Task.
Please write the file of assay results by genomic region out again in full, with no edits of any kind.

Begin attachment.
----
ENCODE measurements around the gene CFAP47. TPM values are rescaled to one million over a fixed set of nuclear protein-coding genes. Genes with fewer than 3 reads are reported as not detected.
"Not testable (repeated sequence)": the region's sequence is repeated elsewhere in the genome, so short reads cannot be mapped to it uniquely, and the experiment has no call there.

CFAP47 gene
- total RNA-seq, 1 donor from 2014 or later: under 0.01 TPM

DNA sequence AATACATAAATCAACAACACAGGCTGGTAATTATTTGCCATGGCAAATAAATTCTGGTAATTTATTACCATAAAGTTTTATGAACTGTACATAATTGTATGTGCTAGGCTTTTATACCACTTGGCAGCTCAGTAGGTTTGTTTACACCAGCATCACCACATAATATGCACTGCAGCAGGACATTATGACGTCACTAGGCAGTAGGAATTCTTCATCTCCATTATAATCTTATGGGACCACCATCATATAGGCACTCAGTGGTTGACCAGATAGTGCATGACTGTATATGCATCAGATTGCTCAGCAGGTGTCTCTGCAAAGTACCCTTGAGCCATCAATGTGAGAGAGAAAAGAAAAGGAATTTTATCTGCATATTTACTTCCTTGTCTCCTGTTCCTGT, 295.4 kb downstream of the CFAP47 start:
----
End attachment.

ENCODE measurements around the gene CFAP47. TPM values are rescaled to one million over a fixed set of nuclear protein-coding genes. Genes with fewer than 3 reads are reported as not detected.
"Not testable (repeated sequence)": the region's sequence is repeated elsewhere in the genome, so short reads cannot be mapped to it uniquely, and the experiment has no call there.

CFAP47 gene
- total RNA-seq, 1 donor from 2014 or later: under 0.01 TPM

DNA sequence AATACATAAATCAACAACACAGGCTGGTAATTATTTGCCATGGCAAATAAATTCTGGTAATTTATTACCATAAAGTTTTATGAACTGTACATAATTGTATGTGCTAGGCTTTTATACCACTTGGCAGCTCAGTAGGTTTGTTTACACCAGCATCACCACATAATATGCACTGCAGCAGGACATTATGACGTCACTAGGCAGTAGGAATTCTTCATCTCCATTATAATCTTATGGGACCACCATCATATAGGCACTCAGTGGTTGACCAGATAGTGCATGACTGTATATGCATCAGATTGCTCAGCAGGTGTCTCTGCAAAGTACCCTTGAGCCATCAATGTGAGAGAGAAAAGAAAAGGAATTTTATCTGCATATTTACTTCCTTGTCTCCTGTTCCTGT, 295.4 kb downstream of the CFAP47 start: